Statement by Ambassador H.E. Mr. Htin Lynn, Ambassador and Permanent Representative of Myanmar at the 27th Special Session of the United Nations Human Rights Council
Consideration and action on A/HRC/S-27/L.1
Geneva, 5 December 2017
Paragraph 117 e (i) of document A/HRC/RES/5/1 on working culture of the Human Rights Council explicitly mentioned the need for minimizing unnecessary duplication of initiatives with the General Assembly/Third Committee. The holding of Special Session today and its intended outcome thereon is a clear departure from this decision.
As a matter of principle and like many is this chamber, Myanmar opposes any country specific resolutions. They are not conducive to meaningful dialogue but give rise also to polarization, division and even confrontation.
The country specific resolution today is no exception. It is regrettable to see that our collective efforts in acting as responsible members of the council for strengthening the promotion and protection of human rights around the globe are slowly and gradually drifting away from the cardinal principles of impartiality, objectivity, non-selectiveness and balance. Pre-determined politicization and partiality seems to be taking roots in our work.
Myanmar undoubtedly is the one who has the highest concern about challenges in Rakhine State. Myanmar welcomes the assistance and efforts by the international community in addressing the issue. However, it should be part of the solution, not part of the problem. While we share the concern by the international community, any effort by the international community should not be fanning the flame on the ground.
The draft resolution is focusing on a particular group of people belonging to a particular faith. Promoting and Protection of Human Rights should be for all people of the globe irrespective of race, religion and gender. A United Nations forum such as Human Rights Council should not be a platform for such a biased approach, setting a bad precedence for the Council.
Let me turn to the text of draft resolution under consideration.
Some elements in the draft resolution is infringing on the state sovereignty of Myanmar. Some are far from truth and not in line with situation on the ground. Using unverified figures in the draft resolution is also unethical and unprofessional. Allegations without sufficient and concrete body of evidence are also incorporated in the text.
It is also questionable that whether considering Myanmar at all forums of the United Nations is based on a genuine goodwill or otherwise. It is also questionable that whether we are spending the budget of the United Nations effectively and efficiently.
– Multiple elements in some of the PPs and OPs are simply copied from the recommendations of Rakhine Advisory Commission led by Dr. Kofi Annan and pasted in the text of the draft resolution. Elements such as freedom of movement, humanitarian access, inter-communal dialogue, economic and social development, citizenship law, national verification in the recommendations of the Rakhine Advisory Commission were pick up selectively and reproduced negatively. As the government is already implementing the Advisory Committee’s recommendations, we should ask ourselves what is the value added we could possibly achieve in this exercise.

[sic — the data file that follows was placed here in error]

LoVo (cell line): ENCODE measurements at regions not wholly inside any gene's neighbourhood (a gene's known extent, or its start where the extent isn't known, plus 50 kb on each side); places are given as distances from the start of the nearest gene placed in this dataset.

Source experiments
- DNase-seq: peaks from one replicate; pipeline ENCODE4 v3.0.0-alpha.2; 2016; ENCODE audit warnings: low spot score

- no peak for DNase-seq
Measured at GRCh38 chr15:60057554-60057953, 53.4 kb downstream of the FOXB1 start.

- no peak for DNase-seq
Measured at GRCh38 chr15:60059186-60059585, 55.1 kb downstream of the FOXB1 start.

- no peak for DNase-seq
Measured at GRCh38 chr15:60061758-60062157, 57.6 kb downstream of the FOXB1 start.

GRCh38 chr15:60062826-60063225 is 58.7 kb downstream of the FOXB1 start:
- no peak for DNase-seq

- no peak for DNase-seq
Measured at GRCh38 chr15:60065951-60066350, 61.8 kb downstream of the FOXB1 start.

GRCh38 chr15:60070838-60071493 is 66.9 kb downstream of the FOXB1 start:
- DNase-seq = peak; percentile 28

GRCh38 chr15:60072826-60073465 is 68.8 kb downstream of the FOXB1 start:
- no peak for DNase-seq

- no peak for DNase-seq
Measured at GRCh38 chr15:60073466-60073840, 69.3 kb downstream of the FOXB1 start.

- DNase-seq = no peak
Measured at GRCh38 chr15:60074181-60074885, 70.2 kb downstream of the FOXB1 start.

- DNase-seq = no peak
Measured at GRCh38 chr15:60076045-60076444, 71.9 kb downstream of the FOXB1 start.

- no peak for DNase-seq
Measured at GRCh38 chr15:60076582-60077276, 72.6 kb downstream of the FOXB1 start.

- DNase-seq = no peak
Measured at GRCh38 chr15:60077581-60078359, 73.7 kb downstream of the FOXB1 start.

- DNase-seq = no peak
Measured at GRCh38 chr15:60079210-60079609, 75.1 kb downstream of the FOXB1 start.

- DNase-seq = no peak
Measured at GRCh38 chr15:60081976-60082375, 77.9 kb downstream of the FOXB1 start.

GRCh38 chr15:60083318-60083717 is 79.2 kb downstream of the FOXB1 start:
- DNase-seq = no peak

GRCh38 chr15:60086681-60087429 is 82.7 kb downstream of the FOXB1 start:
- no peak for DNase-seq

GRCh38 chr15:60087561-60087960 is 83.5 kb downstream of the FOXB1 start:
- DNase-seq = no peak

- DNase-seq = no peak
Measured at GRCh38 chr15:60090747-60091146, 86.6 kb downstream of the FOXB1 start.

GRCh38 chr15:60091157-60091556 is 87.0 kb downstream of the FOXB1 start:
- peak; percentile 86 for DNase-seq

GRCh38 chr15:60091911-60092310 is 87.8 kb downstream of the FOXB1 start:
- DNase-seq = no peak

– The draft resolution fails to condemn the attacks of the Arakan Rohingya Salvation Army- ARSA against police and military posts on 25 August 2017 which had triggered unprecedented humanitarian situation in Rakhine State. Since their first attack in October 9, 2016, the so-called “ARSA” claimed responsibility in an 18-minute video released very shortly. Shying away to denounce such terrorist attacks by their name is tacitly approving their acts. If it is the cases, these acts will go on wherever these people are.
– We have been dissociating ourselves from an independent, international Fact-Finding Mission to Myanmar as it is not in harmony with the situation on the ground and our national circumstances. As of today, this position remains unchanged.
– In relation to the OP 20, Myanmar has been responding and providing all necessary information as and when requested by all special procedure mandate holders. Like many member states, we are not in a position to invite and receive them all into the country at this juncture.
– By virtue of OP 21 and 22, Myanmar will be on the agenda of almost all forthcoming regular sessions of the Council if we include reporting requirements of the Special Rapporteur on the Situation of Human Rights in Myanmar and Fact-Finding Mission. This undue attention is redundant and excessive for a country which has been facilitating the mandate of successive Special Rapporteurs into the country since 1992.
For these reasons, my delegation shall dissociate itself from the resolution under consideration.
The complexity of Rakhine issue is gigantic, and thus requires a closer and better understanding of the challenges in Rakhine State by the International Community.
Myanmar is responding the calls made by the international community with progress being made and continue to make on the ground. We shall continue to work relentlessly to address immediate and long term challenges of the Rakhine State, with or without a resolution by the Human Rights Council.— MNA